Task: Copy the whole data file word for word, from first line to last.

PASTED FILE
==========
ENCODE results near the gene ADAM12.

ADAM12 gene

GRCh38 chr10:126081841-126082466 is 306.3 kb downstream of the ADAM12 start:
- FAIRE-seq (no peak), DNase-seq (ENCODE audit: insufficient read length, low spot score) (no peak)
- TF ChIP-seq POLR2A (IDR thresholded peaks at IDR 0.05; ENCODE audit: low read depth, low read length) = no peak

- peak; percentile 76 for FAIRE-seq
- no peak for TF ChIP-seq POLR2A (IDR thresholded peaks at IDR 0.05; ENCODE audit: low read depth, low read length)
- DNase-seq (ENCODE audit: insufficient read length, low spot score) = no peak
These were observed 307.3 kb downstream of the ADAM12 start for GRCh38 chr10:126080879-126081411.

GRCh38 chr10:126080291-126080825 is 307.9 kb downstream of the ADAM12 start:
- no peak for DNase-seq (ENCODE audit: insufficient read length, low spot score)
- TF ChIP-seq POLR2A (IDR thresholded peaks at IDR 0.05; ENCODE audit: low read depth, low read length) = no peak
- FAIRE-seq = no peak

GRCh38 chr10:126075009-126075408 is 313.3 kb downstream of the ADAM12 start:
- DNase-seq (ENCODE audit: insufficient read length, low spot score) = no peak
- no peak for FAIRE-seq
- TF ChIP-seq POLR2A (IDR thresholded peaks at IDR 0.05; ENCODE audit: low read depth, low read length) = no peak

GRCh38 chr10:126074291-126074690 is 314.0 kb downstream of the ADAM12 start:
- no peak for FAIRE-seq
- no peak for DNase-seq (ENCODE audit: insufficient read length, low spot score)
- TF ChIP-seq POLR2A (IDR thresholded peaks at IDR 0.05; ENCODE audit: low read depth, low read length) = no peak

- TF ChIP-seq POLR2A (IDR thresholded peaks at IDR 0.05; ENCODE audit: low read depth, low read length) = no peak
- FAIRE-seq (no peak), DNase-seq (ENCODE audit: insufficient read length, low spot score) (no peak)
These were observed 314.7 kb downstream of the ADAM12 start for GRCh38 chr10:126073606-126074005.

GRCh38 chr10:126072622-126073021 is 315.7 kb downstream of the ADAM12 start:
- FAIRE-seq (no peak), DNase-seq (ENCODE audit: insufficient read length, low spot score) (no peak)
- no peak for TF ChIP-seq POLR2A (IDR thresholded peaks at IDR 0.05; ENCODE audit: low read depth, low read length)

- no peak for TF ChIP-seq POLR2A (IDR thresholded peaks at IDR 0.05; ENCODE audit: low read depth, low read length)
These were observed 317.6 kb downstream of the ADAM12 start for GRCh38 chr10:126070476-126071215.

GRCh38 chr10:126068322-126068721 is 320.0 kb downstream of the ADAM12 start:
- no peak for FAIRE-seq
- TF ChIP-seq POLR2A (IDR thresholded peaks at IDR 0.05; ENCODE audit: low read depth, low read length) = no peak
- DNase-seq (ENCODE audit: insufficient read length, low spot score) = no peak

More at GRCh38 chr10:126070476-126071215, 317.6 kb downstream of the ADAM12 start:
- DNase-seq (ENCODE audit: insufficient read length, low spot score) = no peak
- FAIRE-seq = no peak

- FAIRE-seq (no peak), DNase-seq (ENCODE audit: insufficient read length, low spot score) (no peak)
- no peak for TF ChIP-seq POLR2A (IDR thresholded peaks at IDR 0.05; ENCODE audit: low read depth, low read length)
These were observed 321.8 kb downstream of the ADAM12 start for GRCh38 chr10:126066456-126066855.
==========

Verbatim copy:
ENCODE results near the gene ADAM12.

ADAM12 gene

GRCh38 chr10:126081841-126082466 is 306.3 kb downstream of the ADAM12 start:
- FAIRE-seq (no peak), DNase-seq (ENCODE audit: insufficient read length, low spot score) (no peak)
- TF ChIP-seq POLR2A (IDR thresholded peaks at IDR 0.05; ENCODE audit: low read depth, low read length) = no peak

- peak; percentile 76 for FAIRE-seq
- no peak for TF ChIP-seq POLR2A (IDR thresholded peaks at IDR 0.05; ENCODE audit: low read depth, low read length)
- DNase-seq (ENCODE audit: insufficient read length, low spot score) = no peak
These were observed 307.3 kb downstream of the ADAM12 start for GRCh38 chr10:126080879-126081411.

GRCh38 chr10:126080291-126080825 is 307.9 kb downstream of the ADAM12 start:
- no peak for DNase-seq (ENCODE audit: insufficient read length, low spot score)
- TF ChIP-seq POLR2A (IDR thresholded peaks at IDR 0.05; ENCODE audit: low read depth, low read length) = no peak
- FAIRE-seq = no peak

GRCh38 chr10:126075009-126075408 is 313.3 kb downstream of the ADAM12 start:
- DNase-seq (ENCODE audit: insufficient read length, low spot score) = no peak
- no peak for FAIRE-seq
- TF ChIP-seq POLR2A (IDR thresholded peaks at IDR 0.05; ENCODE audit: low read depth, low read length) = no peak

GRCh38 chr10:126074291-126074690 is 314.0 kb downstream of the ADAM12 start:
- no peak for FAIRE-seq
- no peak for DNase-seq (ENCODE audit: insufficient read length, low spot score)
- TF ChIP-seq POLR2A (IDR thresholded peaks at IDR 0.05; ENCODE audit: low read depth, low read length) = no peak

- TF ChIP-seq POLR2A (IDR thresholded peaks at IDR 0.05; ENCODE audit: low read depth, low read length) = no peak
- FAIRE-seq (no peak), DNase-seq (ENCODE audit: insufficient read length, low spot score) (no peak)
These were observed 314.7 kb downstream of the ADAM12 start for GRCh38 chr10:126073606-126074005.

GRCh38 chr10:126072622-126073021 is 315.7 kb downstream of the ADAM12 start:
- FAIRE-seq (no peak), DNase-seq (ENCODE audit: insufficient read length, low spot score) (no peak)
- no peak for TF ChIP-seq POLR2A (IDR thresholded peaks at IDR 0.05; ENCODE audit: low read depth, low read length)

- no peak for TF ChIP-seq POLR2A (IDR thresholded peaks at IDR 0.05; ENCODE audit: low read depth, low read length)
These were observed 317.6 kb downstream of the ADAM12 start for GRCh38 chr10:126070476-126071215.

GRCh38 chr10:126068322-126068721 is 320.0 kb downstream of the ADAM12 start:
- no peak for FAIRE-seq
- TF ChIP-seq POLR2A (IDR thresholded peaks at IDR 0.05; ENCODE audit: low read depth, low read length) = no peak
- DNase-seq (ENCODE audit: insufficient read length, low spot score) = no peak

More at GRCh38 chr10:126070476-126071215, 317.6 kb downstream of the ADAM12 start:
- DNase-seq (ENCODE audit: insufficient read length, low spot score) = no peak
- FAIRE-seq = no peak

- FAIRE-seq (no peak), DNase-seq (ENCODE audit: insufficient read length, low spot score) (no peak)
- no peak for TF ChIP-seq POLR2A (IDR thresholded peaks at IDR 0.05; ENCODE audit: low read depth, low read length)
These were observed 321.8 kb downstream of the ADAM12 start for GRCh38 chr10:126066456-126066855.